Repudiation of a building contract occurs when one party evinces an intention no longer to be bound by the contract.

In a recent decision of the District Court in Brisbane, Rinaudo AM DCJ handed down a decision finding that OJ Pippin Homes Pty Ltd repudiated a building contract.

As a result of the repudiation of a building contract, the OJ Pippin Homes Pty Ltd were ordered to pay Addinos Pty Ltd, by way of loss and damage, the sum of $159,169.69, plus interest and costs calculated on the indemnity basis.

OJ Pippin Homes Pty Ltd repudiated the contract by sending an email and a text message which showed an intention to no longer be bound by the contract.

Addinos Pty Ltd then accepted the repudiation of the building contract and terminated the building contract.

What is interesting about this case is that the repudiation arose from the allegation that OJ Pippin Homes could not proceed because of the increased costs in the building and construction industry.

This is topical in a post-COVID19 world because of the sheer number of builders who are trying to raise the prices in their fixed-price residential building contracts.

This is a case study of Addinos Pty Ltd v OJ Pippin Homes Pty Ltd [2022] QDC 205 by our building and construction lawyers.

Background to the Dispute

Addinos Pty Ltd is a property developer. Addinos contracted with OJ Pippin Homes to perform the following works on the site:

  1. The demolition of a dwelling; then
  2. The excavation, levelling and cutting; then
  3. The construction of townhouses on the site.

It is alleged that by way of a letter dated 17 March 2016, the OJ Pippin Homes repudiated the building contract because they said words to the effect of:

I regret to inform you that we will be terminating your contract. Please see attached letter . Due to unforeseen time taken to date we are no longer able to build this project within our construction schedule or for the costs originally quoted.

The letter contained similar wording to the email, it said:

We write to advise you that OJ Pippin Homes Pty Ltd will be terminating the build contract for the dwellings to be constructed at the above address. The construction costs have increased significantly since the project was priced, almost 12 months ago. The building approval process has been extremely lengthy and we no longer have the capacity to undertake the works within our production schedule.

There was further evidence by way of a copy of a text message from Mr Hastie, the director of OJ Pippin Homes, to Mr Thomson, the development manager for Addinos Pty Ltd which read:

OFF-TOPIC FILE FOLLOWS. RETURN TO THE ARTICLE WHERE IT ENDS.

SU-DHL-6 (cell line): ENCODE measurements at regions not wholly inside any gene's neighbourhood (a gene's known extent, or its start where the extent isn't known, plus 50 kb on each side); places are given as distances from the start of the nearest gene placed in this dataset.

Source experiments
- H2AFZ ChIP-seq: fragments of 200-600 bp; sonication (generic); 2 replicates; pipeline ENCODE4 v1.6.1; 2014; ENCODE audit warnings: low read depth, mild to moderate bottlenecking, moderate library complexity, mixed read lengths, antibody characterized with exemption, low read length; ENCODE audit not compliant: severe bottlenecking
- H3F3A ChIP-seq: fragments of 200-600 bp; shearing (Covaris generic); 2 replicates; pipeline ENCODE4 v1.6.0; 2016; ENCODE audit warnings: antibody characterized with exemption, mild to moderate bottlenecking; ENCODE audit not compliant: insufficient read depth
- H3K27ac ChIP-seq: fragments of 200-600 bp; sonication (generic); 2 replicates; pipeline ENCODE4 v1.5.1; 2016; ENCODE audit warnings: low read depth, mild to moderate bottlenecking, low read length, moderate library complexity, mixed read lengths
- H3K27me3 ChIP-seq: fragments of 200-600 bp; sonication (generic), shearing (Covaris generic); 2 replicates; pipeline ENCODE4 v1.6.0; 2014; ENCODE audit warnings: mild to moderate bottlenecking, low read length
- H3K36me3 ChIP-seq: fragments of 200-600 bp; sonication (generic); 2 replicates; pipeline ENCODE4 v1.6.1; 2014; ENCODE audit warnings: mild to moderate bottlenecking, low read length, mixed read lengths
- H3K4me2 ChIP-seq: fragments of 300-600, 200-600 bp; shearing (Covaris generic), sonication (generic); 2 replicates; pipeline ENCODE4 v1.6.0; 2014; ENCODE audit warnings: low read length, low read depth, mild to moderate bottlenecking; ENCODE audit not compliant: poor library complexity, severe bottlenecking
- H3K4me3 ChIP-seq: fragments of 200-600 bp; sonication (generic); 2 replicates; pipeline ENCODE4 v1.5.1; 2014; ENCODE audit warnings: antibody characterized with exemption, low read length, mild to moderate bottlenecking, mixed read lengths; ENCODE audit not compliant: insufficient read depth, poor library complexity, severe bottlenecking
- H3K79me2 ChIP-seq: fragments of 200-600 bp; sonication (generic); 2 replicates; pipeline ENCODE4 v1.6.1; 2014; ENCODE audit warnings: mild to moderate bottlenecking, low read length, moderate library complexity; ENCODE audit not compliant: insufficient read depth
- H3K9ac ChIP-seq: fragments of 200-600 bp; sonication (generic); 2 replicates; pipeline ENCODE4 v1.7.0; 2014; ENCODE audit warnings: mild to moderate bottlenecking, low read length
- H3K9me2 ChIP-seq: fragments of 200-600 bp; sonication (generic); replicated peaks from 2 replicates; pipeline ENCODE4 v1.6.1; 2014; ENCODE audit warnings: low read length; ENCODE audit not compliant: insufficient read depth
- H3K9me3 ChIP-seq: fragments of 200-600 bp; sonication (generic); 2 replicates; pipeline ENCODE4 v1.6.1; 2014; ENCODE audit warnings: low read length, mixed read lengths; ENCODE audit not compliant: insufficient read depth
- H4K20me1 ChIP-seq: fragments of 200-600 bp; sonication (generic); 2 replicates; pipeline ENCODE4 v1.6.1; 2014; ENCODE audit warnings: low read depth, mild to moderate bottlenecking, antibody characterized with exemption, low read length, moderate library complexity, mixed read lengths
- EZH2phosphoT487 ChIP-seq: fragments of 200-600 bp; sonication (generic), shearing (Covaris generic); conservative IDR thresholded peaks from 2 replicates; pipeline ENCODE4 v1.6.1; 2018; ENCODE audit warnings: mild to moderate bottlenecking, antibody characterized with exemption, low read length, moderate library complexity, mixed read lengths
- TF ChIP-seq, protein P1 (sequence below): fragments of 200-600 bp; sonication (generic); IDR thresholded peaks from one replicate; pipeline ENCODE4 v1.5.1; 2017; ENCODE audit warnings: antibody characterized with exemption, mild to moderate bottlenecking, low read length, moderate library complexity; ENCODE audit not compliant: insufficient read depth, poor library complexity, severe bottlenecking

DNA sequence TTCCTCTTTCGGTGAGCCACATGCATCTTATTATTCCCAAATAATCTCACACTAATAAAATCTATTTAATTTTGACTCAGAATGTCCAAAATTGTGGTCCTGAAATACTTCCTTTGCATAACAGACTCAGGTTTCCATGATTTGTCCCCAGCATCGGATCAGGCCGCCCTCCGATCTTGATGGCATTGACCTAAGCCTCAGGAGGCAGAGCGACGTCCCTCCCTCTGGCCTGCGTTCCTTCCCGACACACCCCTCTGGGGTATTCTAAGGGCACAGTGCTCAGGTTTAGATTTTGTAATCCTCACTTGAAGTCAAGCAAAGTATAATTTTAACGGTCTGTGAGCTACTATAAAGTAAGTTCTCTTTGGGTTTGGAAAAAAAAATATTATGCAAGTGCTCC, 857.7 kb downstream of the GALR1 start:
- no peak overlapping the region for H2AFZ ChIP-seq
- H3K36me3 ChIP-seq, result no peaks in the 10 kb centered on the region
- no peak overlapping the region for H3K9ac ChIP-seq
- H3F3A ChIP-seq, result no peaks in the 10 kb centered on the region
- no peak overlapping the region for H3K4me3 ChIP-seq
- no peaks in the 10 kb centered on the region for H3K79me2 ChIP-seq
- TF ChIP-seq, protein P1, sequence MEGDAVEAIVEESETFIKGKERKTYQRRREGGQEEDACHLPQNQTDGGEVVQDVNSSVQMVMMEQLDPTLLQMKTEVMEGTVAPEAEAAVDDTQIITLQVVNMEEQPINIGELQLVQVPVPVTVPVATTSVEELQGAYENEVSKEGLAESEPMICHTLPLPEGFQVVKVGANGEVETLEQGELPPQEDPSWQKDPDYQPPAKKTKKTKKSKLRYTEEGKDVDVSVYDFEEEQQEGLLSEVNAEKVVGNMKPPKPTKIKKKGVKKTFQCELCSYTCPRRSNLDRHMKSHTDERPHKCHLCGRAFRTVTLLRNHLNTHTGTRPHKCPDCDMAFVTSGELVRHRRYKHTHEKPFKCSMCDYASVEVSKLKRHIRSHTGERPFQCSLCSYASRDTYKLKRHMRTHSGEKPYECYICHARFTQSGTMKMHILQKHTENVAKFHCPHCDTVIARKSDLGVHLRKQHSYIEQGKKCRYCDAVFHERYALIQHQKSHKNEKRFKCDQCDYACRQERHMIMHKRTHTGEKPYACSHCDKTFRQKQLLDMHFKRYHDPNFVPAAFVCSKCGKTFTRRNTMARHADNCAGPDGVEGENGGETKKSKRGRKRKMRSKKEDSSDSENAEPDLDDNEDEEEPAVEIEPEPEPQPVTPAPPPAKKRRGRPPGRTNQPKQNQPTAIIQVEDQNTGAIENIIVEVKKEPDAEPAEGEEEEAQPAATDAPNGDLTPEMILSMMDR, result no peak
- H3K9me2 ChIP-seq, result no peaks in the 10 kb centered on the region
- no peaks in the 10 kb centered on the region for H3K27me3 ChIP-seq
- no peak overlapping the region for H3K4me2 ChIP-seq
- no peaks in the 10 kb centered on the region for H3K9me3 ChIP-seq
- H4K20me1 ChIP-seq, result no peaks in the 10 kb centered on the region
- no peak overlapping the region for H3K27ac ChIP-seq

Hi Kevin . Not sure if you will get this but I just can't build this project sorry mate. We just lost two of our most experienced supervisors and Kelly [Simpson] in the office due to the complexities of building these small projects. Our costs for these are going through the roof with trades charging big premiums on rates due to access issues etc. this is then causing delays in contract times and hence liquidated damages. We have decided as a business to go back to just houses at this state. I really am sorry for the inconvenience caused.

On 23 June 2016, Addinos Pty Ltd accepted the repudiation of the building contract by OJ Pippin Homes Pty Ltd by sending a letter which said:

I refer to your letter of 17 March 2016 . Both your letter, and your abandonment of the contract and works, each amount to a wrongful repudiation and breach of the contract. To avoid the cost and expense to both of us associated with following the formal termination procedure under the contract, we propose . that we agree that the contract was at an end as at 17 March 2016 as a result of your letter . any and all rights we have under the contract or otherwise (including but not limited to any rights to damages) are reserved.

At the time of the termination, the demolition works were complete, but the excavation works and the construction works had not commenced.

As a result of the repudiation of the building contract, Addinos Pty Ltd alleged that it suffered damage and loss.

The Main Issues in Dispute

OJ Pippin Homes tried to use a number of defences against their opponents in defence of the claim. You can see this at paragraphs [56] to [75].

However, the only issues that were discussed by the Court in this decision were:

  1. The alleged proper party defence.
  2. The termination of the contract.
  3. The extension of date for practical completion
  4. The repudiation of the building contract by the Plaintiff.
  5. The losses and damages.

We will explain these in more detail below.

The alleged Proper Party Defence

OJ Pippin Homes argued that it did not contract with the plaintiff, but in fact it contracted with an entity called "Addinos Pty Ltd ABN 159 849 584". This was alleged to be the ABN of the trust.

However, on the evidence of Mr Addison (the director of the plaintiff) the Court was satisfied that Addinos Pty Ltd ACN 166 300 349, in its capacity as trustee of the Addinos Discretionary Trust ABN 159 849 584 was the correct entity.

The Court found that this does not affect the legality of the contract, referring to Yara Australia Pty Ltd v Oswal [No 2] [2013] WASCA 187 at [259] where Pullin JA said:

The fact that Pankaj was described as trustee of the Burrup Trust in the OSD and the SD does not alter the fact that those deeds were executed and entered into by Pankaj. The common law does not recognise a trustee as having assumed an additional or qualified legal personality.

OJ Pippin Homes also attempted to dispute the validity of the termination of the building contract.